1. Gallup. “Historic Drop In Employee Engagement Follows Record Rise.” Accessed on October 14, 2021.

  2. Forbes. “How Much Are Your Disengaged Employees Costing You?” Accessed on October 14, 2021.

  3. The Society For Human Resource Management. “Turnover ‘Tsunami’ Expected Once Pandemic Ends.” Accessed on October 14, 2021.

  4. Forbes. “10 Timely Statistics About The Connection Between Employee Engagement And Wellness.” Accessed on October 14, 2021.

  5. The Society For Human Resource Management. “Employee Job Satisfaction And Engagement: Revitalizing A Changing Workforce.” Accessed on October 14, 2021.

  6. Harvard Business Review. “Employee Engagement Does More Than Boost Productivity.” Accessed on October 14, 2021.

  7. Recruiter. “Should You Take A Pay Cut For Your Dream Job?” Accessed on October 17, 2021.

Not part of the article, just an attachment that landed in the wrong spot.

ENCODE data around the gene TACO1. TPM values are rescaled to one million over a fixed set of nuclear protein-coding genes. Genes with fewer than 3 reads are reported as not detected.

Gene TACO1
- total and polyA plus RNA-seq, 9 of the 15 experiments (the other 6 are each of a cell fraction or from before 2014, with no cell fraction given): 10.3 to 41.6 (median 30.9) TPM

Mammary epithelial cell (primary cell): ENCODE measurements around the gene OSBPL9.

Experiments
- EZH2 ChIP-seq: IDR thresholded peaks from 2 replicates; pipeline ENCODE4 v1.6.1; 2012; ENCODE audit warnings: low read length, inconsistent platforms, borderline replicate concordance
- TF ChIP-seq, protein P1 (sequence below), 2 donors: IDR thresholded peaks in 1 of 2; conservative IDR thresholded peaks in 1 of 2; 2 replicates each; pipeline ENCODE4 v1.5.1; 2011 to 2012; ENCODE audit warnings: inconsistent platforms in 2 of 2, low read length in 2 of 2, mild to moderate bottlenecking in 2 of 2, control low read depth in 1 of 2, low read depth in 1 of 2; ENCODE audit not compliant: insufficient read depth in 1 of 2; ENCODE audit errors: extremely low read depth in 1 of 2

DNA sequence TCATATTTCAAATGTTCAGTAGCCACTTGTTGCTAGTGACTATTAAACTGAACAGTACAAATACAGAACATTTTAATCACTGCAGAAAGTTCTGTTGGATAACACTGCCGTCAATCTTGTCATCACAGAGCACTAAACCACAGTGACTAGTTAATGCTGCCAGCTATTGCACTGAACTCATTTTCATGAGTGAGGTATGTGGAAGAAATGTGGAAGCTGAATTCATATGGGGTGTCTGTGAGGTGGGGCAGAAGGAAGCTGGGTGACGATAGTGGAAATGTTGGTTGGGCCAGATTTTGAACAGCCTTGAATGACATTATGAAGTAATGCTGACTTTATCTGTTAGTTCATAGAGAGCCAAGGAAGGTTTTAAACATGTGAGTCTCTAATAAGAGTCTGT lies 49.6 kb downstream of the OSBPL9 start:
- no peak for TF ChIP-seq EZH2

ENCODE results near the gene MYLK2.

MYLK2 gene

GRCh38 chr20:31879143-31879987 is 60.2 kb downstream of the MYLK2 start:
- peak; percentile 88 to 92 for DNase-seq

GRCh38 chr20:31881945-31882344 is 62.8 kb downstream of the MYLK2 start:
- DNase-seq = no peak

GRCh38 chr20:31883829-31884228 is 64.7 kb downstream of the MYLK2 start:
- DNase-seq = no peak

8. CNBC. “Here’s How Much Money Workers Would Give Up For Better Work-Life Balance.” Accessed on October 17, 2021.

  9. CNBC. “The Great Reimagination Of Work: Why 50% Of Workers Want To Make A Career Change.” Accessed on October 17, 2021.

  10. Culture Amp. “Increase Employee Engagement And Retention.” Accessed on October 17, 2021.

  11. The Society For Human Resource Management. “Employee Engagement Tech Key To Post-Pandemic Success.” Accessed on October 17, 2021.

  12. Gallup. “U.S. Employee Engagement Slump Continues.” Accessed on February 14, 2023.

  13. Gallup. “State of the Global Workplace: 2022 Report.” Accessed on February 16, 2023.

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Elsie Boskamp

Elsie is an experienced writer, reporter, and content creator. As a leader in her field, Elsie is best known for her work as a Reporter for The Southampton Press, but she can also be credited with contributions to Long Island Pulse Magazine and Hamptons Online. She holds a Bachelor of Arts degree in journalism from Stony Brook University and currently resides in Franklin, Tennessee.